t = 450.8372, df = 9999, p-value <>

alternative hypothesis: true mean is not equal to 0

99.99 percent confidence interval:

0.004202050 0.004275236

sample estimates:

mean of x



These tests can be used to distinquish random files from encrypted data. Further, an analysis of the distributions and standard deviations of each of these can be extended into determining the type of encryption used in some cases. Work is continuing on this.

References / Footnotes
[1] See Gallager’s Theorem [Gallager, R. G. (1978) “Variations on a theme by Huffman”, IEEE Trans. on Information Theory, 24, 668-674] which details the process need to calculate the Huffman code for a source. The Kullback-Lieber or Mahalanobis distance “d” may also be used to calculate the expected value ”Ep” and hence the likelihood of the entropy occurring naturally. The expected probability using this method is incalculably small.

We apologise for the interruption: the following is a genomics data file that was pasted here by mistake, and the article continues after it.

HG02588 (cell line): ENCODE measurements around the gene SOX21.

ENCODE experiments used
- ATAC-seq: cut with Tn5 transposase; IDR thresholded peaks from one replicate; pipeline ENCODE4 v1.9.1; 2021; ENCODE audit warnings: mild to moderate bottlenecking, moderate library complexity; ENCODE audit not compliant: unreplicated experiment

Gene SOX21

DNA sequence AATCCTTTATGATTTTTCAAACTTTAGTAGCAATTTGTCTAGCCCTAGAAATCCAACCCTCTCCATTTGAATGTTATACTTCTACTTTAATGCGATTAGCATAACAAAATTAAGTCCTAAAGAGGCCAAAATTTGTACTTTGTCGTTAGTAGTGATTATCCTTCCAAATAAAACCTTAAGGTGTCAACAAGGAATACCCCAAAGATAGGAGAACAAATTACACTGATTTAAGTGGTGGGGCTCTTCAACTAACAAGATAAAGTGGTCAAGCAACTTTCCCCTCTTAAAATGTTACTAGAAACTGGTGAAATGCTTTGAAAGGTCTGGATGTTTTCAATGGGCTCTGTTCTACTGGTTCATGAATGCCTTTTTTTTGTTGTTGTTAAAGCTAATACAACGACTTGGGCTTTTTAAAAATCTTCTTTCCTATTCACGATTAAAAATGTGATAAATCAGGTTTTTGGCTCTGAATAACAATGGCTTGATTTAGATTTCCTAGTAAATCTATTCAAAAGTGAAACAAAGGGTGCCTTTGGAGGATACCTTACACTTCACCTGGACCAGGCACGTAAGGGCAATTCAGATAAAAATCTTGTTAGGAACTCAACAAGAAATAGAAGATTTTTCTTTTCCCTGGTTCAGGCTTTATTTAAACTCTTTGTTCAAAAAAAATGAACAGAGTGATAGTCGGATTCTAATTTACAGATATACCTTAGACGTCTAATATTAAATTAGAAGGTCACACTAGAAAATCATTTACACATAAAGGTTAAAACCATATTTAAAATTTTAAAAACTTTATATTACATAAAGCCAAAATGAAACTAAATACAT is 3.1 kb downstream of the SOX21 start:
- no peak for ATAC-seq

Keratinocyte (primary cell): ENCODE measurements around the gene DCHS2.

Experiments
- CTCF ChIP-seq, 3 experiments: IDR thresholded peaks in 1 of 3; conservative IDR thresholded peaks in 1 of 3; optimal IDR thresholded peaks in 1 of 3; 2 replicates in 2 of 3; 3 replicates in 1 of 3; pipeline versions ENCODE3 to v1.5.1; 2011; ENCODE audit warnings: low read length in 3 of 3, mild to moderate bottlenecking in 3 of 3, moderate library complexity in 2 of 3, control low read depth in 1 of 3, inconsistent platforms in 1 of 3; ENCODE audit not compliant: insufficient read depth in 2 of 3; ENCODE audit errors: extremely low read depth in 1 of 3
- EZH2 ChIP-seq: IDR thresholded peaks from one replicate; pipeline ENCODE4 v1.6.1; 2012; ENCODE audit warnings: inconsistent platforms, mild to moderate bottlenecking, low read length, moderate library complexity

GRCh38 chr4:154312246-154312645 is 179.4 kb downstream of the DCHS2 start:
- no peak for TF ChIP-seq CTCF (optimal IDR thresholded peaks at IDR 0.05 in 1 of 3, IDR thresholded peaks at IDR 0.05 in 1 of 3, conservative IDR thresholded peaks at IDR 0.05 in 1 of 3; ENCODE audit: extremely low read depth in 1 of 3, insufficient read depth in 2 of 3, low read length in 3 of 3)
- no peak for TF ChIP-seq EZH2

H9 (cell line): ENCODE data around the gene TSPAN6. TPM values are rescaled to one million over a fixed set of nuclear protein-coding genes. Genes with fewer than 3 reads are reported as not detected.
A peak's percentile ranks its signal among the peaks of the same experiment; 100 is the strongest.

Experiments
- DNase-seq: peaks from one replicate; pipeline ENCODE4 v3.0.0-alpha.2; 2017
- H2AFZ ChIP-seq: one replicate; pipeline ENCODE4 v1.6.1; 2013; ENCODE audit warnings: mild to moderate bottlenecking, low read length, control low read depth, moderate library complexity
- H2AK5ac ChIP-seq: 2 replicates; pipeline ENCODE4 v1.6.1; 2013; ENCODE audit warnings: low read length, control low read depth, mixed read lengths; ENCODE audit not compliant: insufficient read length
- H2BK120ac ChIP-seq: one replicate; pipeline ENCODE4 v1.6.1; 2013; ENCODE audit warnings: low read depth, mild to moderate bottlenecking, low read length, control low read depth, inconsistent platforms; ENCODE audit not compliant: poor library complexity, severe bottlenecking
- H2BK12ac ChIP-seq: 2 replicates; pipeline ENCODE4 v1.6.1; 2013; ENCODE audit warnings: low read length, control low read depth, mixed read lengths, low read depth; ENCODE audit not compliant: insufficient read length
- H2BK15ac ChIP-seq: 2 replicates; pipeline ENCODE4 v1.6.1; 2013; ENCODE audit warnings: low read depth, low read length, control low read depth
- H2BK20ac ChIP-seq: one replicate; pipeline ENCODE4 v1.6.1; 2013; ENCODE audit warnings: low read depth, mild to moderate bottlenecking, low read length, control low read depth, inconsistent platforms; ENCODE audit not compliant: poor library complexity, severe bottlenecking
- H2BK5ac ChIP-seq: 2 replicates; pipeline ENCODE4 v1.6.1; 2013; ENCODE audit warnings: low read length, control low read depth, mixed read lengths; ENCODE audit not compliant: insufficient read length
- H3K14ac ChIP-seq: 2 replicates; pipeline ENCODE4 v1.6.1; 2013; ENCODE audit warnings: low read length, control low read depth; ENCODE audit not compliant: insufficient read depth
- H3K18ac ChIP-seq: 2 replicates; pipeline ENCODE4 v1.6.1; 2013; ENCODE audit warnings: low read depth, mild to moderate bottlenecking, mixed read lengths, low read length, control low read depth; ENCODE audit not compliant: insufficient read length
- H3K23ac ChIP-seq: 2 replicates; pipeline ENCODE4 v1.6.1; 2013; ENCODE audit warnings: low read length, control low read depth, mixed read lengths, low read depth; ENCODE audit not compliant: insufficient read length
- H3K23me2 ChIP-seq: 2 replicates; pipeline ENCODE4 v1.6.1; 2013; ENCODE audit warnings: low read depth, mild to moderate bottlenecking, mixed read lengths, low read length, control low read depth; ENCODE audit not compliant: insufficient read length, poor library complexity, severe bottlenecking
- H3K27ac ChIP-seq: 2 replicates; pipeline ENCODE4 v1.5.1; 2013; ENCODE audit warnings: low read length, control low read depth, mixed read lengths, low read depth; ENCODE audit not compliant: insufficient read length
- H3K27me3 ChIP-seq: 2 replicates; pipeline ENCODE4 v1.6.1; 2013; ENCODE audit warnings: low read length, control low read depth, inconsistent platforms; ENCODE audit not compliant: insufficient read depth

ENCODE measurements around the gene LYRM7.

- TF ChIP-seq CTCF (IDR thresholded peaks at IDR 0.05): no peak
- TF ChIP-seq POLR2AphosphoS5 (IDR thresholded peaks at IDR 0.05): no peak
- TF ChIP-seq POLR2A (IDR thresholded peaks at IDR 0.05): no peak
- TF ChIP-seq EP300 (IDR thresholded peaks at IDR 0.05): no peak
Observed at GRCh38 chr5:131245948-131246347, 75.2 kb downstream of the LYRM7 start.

[2] Vitanyi, P. M. B. and Li, M. (2000), “Minimum description length, induction, Bayesianism, and Kolmogorov complexity”, IEEE Trans. Information Theory, 46, 446-464.

[3] Kolmogorov, A. (1956) “On the Shannon theory of information transmission in the case of continuous signals” Information Theory, IRE Transactions on Volume 2, Issue 4, December 1956 Page(s):102 - 108

[4] Cover T. M. and Thomas, J. S. (1991) “Elements of Information Theory” Wiley Interscience

[5] This method is based on a variation of the ENT process derived by John Walker (2008) which are based on the work of Hamming, Richard W. (1980) “Coding and Information Theory”. Englewood Cliffs NJ: Prentice-Hall. See also: Park, Stephen K. and Keith W. Miller. (1988) “Random Number Generators: Good Ones Are Hard to Find”. Communications of the ACM, October 1988, p. 1192.

[6] R is a statistical analysis language and program.

[7] This is an indication of the probability associated with finding the occurrence of this level of entropy naturally.

[8] Which has been designed to simulate the natural distribution of random data on a computer system through repeating the creation of random files 10,000 times.